Quality and Innovation in Denmark

The Pursuit of Perfection through Quality and Innovation:
A View into Denmark's Public Health, Health House and Patient Safety Initiaitves.

In October 2015, CFHI sponsored two leads from the Nova Scotia Health Authority (NSHA) that had participated in the Atlantic Healthcare Collaboration tto visit health systems in Sweden, Denmark and Finland. Lynn Edwards and Tara Sampalli’s reflections on this trip provide the opportunity to explore the elements that make for a strong primary healthcare system and share results from their own improvements in primary healthcare and chronic disease management at NSHA.

This is the second of a three part series. Read the first part (First Stop, Sweden).
Read the third part (Finland).

Nyhavn, the 17th century waterfront

Nyhavn, the 17th century waterfront

The Danish System

In October 2015, we traveled to Copenhagen, Denmark in search of quality and innovation in healthcare. We were eager to learn from experts in patient safety and public health working in a high-performing system.

The Danish system provides publicly funded healthcare for all 5.4 million citizens of Denmark. In 2007, the system was centralized with an amalgamation from 271 to 98 municipalities, creating five healthcare regions. The Danish Ministry of Health has a coordinating and supervisory role without operational responsibilities for health services. The onus is on Danish regions to provide optimum hospital and primary care. The primary healthcare sector closely resembles that of healthcare in Canada, with primary healthcare providers acting as key entry points and offering coordination support for patients. Hospitals provide more specialized medical treatments and intensive care. Main trends in the system include increasing challenges of managing aging population, burden of chronic diseases (top trends are diabetes, cardiovascular, pulmonary emphysema, psychological diseases and rheumatoid arthritis). With decreasing hospital beds comes increasing dependency on primary health care services similar to the Canadian system.

Through a discussion with Katrine Schjønning, Chief of Public Health for the municipality of Copenhagen, we were presented a high-level look at the Danish health system and priorities. Katrine discussed how citizens of Copenhagen describe The Good Life philosophy which says, “Fundamentally, having good health provides us with freedom and the power to make our own choices in life, whereas disease and poor health limits our possibilities”. Katrine emphasized Denmark’s push for innovative practices that expand beyond the healthcare system to foster collaborative models with other government departments. For example, the health, social and employment sectors are implementing strategies and interventions that target early retirement as well as collaborating on interventions for mental health.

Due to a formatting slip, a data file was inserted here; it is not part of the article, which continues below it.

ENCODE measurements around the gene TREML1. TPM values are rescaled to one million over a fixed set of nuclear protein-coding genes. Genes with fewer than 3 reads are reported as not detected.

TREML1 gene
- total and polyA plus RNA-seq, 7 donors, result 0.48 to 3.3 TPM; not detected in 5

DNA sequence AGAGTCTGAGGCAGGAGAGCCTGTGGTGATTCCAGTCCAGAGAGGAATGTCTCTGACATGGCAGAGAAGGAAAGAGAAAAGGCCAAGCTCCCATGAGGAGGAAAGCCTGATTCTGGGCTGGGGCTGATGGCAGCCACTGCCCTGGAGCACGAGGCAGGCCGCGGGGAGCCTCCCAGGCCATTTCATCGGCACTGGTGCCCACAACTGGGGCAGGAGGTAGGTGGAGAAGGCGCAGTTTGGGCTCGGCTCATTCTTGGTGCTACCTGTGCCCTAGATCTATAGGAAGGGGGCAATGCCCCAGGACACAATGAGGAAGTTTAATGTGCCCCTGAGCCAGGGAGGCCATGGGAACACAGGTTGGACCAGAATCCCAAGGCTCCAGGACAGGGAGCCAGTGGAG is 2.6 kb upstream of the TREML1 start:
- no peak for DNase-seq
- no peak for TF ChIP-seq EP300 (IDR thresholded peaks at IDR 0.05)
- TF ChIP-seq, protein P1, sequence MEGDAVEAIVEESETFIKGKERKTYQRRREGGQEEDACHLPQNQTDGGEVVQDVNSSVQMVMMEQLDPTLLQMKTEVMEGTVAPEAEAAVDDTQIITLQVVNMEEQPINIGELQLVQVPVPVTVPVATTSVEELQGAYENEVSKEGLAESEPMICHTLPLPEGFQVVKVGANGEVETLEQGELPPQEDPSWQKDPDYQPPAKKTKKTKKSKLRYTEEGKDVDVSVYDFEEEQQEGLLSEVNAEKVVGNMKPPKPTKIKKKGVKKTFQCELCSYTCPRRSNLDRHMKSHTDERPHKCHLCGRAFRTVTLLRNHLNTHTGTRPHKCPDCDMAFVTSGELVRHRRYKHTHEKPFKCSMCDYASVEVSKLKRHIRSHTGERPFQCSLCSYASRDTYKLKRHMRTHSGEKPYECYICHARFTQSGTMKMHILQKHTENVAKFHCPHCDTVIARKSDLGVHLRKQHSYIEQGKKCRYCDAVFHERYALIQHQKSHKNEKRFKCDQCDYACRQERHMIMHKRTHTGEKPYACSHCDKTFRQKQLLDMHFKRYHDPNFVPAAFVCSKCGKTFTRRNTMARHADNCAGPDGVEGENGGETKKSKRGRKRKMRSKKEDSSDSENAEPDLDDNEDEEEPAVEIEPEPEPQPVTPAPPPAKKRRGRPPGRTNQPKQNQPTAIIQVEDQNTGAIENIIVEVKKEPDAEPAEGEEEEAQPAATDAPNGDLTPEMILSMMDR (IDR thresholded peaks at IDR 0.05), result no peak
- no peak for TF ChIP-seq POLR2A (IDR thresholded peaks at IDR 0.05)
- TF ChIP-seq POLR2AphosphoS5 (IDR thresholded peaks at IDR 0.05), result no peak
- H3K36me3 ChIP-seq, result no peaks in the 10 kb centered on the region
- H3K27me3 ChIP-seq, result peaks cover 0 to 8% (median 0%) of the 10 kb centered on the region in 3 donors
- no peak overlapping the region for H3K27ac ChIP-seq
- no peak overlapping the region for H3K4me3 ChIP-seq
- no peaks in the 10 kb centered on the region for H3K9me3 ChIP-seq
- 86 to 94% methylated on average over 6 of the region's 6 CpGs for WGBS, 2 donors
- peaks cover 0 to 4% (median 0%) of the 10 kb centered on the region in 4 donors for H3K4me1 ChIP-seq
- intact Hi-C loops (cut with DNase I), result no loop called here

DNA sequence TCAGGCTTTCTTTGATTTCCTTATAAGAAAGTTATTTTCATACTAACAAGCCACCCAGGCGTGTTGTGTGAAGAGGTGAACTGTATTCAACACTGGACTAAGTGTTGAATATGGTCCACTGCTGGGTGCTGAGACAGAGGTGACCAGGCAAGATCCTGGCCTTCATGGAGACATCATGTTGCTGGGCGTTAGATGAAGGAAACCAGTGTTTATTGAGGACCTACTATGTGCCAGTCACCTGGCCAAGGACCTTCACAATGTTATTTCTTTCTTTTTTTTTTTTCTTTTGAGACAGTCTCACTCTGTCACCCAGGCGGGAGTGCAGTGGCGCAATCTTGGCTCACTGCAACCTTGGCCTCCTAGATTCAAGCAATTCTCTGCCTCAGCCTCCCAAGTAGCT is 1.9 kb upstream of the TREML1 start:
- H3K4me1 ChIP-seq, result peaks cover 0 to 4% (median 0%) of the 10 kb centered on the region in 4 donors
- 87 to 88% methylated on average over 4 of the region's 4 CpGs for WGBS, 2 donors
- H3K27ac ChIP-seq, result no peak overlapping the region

The municipalities are responsible for health promotion and disease prevention and rehabilitation, including chronic disease management for all citizens and care for seniors. Within the health region of Copenhagen, there are five health houses. The health houses act as a health promotion and prevention centre where teams focus on wellness, mindfulness and stress management, chronic disease, physical activity, mental health services linked with social and legal programs. Some family practice offices may be collocated in a health house. The programs are determined by the needs of the region. A thank you to the team at Vanlose Health House for sharing!

Vanlose Health House

Vanlose Health House

Improving Healthcare through Patient Safety

The Danish Society for Patient Safety (DSPS) was established in 2001 in response to the discovery that 9 percent of Danish patients were admitted to hospital as a result of an adverse event. The organization operates independently, and works to improve healthcare through patient safety. It is funded both publicly and privately. Its Board of Directors includes a diverse membership from Danish regions, municipalities, professional groups, patient organizations and industry.

Our two-day learning exchange with the Danish leaders in Patient Safety provided a forum for sharing and learning focused on several key initiatives underway, including:

  • In Safe Hands, a municipal program targeting safe patient practices in hospitals by reducing pressure ulcers, medication errors, falls and infections;
  • Safe Mental Care, a 10-team collaborative aimed at improving adult mental healthcare through improved medication management, physical health and reduction in use of restraint
  • Flow Program, aimed at improving quality at the point of care; and,
  • Hello Healthcare!, an initiative to involve patients and their supporters in the creation of patient and family centeredness inside healthcare.

Beth Lilja, CEO of the DSPS, pointed out, “The strategies for building the understanding and commitment to [patient and caregivers] partnerships at all levels of the health care system in Demark can be applied [across] other organizations, states, provinces, and even larger countries.”

Our meetings involved sharing some of the local primary health care initiatives from NSHA, including our improvement successes brought forth through CFHI’s Atlantic Healthcare Collaboration, such as the NSHA community health teams, frailty portal, integrated chronic care service and integrated chronic disease prevention and management.

Learn more about our work from recent publications:

Other information:
Read Beth Lilja’s BMJ blog on the Danish Hello Healthcare! program and other initiatives

Lynn Edwards

Lynn Edwards
Senior Director, Primary Health Care and Chronic Disease Management




Tara Sampalli

Tara Sampalli
Assistant Director of Research, Primary Health Care




Coming soon!

Learn about Lynn and Tara’s exchanges with health leaders in Finland.